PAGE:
Calorie Labeling: Coming to a Restaurant, Grocery Store, and Theater Near You

The long-awaited final regulations for calorie labeling were released on Dec. 1, 2014. These regulations come 4+ years after the law requiring them passed as part of the Affordable Care Act. And, the regulatory verdict from the U.S. Food and Drug Administration (FDA) is clear: Calories will be everywhere. Nearly all chain food establishments that sell “restaurant-type food” and have 20 or more sites nationally will have to post calories on menus. Despite early signals that some food establishments might be exempt, the final regulations state that fast-food restaurants, full-service restaurants, cafeterias, grocery stores, movie theaters, bakeries, convenience stores, vending machine operators, and yes, bowling alleys must comply. Schools are pretty much the only entities that aren’t included. The regulations give establishments until December 2015 to post calories; vending machine operators have until December 2016. Keep Reading

Macronutrient Intake Recommendations: What Does the Evidence Indicate?

ScientificJournalWith the increased interest in how we address obesity and the associated metabolic risk factors, there has been more focus on greater understanding of how macronutrient intake (source and amount) affects our health. A big splash occurred with the re-issuing of Atkins’ Diet over a decade ago. Since then, and with the ever-increasing impact of social media, societal interest in how food impacts health has exponentially escalated.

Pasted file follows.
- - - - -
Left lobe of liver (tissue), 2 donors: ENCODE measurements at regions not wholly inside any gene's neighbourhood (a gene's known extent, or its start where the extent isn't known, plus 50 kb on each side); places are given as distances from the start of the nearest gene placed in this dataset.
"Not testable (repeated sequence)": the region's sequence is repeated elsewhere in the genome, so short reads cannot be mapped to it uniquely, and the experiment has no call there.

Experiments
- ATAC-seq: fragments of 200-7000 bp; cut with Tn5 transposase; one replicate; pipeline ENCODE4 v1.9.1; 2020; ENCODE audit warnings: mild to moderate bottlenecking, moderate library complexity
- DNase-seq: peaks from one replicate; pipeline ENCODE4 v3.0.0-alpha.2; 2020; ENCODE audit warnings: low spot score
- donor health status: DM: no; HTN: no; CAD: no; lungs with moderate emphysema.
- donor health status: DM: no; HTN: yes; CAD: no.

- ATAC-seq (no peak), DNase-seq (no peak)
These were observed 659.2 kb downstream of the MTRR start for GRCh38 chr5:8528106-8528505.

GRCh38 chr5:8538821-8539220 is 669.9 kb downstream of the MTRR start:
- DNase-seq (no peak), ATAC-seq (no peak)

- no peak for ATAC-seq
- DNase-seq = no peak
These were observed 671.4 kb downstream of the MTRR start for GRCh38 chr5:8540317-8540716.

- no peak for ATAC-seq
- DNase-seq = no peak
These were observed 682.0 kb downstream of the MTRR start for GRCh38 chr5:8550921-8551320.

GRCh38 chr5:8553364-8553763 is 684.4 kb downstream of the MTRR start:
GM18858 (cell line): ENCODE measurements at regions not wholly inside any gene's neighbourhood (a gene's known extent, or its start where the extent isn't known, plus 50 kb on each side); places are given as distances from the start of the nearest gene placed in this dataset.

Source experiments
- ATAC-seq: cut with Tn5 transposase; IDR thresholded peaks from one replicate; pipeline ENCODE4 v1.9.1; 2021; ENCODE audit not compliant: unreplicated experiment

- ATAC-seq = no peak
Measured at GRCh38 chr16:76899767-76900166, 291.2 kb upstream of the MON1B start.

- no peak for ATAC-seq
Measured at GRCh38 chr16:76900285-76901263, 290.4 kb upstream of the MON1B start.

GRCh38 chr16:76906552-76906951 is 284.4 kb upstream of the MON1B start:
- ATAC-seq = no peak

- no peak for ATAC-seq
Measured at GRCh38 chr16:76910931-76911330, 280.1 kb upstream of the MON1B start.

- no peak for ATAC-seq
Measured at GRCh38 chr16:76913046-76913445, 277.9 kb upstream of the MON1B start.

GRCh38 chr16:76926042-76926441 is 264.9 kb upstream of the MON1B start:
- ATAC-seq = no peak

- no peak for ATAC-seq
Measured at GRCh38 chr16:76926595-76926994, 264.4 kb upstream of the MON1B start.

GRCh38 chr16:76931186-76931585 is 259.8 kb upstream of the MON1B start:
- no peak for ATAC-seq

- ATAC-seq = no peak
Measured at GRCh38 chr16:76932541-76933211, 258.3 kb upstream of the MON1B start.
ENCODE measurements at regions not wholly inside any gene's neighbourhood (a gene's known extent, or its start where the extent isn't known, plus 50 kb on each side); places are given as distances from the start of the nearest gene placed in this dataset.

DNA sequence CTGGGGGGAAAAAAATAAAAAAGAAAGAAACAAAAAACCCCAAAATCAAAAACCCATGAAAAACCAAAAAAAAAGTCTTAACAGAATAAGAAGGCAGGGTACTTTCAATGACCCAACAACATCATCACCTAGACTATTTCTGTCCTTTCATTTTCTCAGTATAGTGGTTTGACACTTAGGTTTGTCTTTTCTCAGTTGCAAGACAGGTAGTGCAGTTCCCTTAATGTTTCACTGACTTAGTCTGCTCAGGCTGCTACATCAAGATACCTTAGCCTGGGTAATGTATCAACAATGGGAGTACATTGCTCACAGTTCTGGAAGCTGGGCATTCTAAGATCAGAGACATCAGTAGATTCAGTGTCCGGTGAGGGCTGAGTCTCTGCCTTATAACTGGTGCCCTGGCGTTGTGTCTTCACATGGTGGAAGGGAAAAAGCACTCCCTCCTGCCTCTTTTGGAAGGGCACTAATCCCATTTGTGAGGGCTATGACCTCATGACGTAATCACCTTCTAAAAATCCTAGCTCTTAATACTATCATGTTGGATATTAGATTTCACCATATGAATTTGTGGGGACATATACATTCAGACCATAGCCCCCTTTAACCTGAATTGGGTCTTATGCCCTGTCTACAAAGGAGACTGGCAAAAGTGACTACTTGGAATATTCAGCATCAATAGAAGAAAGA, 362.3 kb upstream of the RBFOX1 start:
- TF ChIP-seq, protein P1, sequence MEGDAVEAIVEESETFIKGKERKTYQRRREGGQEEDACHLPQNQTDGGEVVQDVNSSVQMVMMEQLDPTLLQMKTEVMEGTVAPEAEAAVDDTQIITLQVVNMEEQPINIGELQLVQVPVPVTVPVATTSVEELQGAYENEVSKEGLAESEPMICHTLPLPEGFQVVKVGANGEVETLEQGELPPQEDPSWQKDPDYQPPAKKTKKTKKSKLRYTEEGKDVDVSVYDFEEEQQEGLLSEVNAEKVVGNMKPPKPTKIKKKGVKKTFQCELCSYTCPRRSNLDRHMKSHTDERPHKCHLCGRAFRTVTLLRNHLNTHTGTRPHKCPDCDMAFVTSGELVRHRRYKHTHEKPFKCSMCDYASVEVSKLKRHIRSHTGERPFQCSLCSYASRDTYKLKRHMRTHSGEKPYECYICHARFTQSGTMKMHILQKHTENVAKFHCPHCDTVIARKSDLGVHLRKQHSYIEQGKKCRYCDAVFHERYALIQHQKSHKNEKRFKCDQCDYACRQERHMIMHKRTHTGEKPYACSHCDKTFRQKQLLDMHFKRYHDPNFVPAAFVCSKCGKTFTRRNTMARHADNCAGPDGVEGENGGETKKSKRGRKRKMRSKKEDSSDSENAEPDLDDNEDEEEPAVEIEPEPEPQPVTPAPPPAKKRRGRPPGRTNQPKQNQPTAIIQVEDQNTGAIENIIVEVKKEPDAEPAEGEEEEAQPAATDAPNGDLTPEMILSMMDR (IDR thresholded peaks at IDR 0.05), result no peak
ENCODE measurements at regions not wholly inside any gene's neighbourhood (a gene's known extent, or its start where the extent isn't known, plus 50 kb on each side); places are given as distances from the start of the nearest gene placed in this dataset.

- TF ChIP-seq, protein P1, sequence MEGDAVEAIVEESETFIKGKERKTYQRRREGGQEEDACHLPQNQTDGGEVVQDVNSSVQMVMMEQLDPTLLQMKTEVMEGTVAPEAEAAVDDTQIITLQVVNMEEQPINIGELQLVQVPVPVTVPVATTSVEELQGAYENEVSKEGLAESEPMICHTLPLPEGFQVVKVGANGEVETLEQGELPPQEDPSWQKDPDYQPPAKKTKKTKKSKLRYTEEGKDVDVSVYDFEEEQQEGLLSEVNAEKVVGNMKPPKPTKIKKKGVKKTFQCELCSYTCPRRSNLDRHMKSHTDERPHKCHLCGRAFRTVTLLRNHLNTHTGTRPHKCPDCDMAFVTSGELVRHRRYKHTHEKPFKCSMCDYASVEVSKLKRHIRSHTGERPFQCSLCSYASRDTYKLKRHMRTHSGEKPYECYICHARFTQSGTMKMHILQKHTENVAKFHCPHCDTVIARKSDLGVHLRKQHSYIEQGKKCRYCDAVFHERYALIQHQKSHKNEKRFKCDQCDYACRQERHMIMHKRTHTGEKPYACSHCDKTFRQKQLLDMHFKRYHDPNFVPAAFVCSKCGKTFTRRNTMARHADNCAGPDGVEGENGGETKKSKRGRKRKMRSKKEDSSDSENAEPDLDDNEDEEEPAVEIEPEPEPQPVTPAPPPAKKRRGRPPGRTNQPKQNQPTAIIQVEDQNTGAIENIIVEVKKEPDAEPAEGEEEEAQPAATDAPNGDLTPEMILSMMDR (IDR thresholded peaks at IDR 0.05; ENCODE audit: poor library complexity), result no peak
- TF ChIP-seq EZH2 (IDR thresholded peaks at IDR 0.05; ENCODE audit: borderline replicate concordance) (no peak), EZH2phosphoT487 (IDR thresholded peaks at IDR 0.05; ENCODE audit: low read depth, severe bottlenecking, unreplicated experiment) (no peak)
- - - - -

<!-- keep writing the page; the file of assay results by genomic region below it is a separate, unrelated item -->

Currently, there are discussions surrounding:

  1. Whether calories are as important to health outcomes as we once thought
  2. The “toxicity” of certain ingredients and nutrients
  3. How the source and type of macronutrient influences our bodies and environment
  4. How genetic alterations of our plant-derived food impacts our health

Keep Reading

Industry-wide Impact of FTC’s POM Wonderful Ruling

Last month, the U.S. Federal Trade Commission (FTC) issued a final ruling in a case involving POM Wonderful LLC, determining that certain ads for its juice products made misleading claims about the drink’s health benefits. This case has implications beyond the immediate effects on the company involved. The decision will affect a wide swath of the food and beverage industries by further tightening the criteria that will be required to sustain claims that a given product treats a disease. The FTC said that the claims in the instant case must be backed by two randomized, controlled clinical trials. These are essentially the same criteria employed by Food and Drug Administration (FDA) in assessing new drugs. Keep Reading

Large Soda Ban: Public vs. Personal Policy

Large SodaThere has been much discussion on the proposal to ban large (>16 oz.) serving sizes of non-diet soft drinks in New York City. I am glad it has people talking about the problem of obesity, but I am not sure this policy is the best approach on balance. My colleagues and I examined the available studies published as of 2010 that might indicate whether such a policy would have the desired effect (Mattes et al., 2010).We found five randomized, controlled studies that had attempted to determine whether asking people to reduce their intake of sugar-sweetened beverages (SSBs, of all types, including soft drinks) would result in weight loss. In people who are already overweight, it appears that there is a very small mean effect in weight reduction, although it is not statistically significant when looking at the range of effects in the whole sample. Keep Reading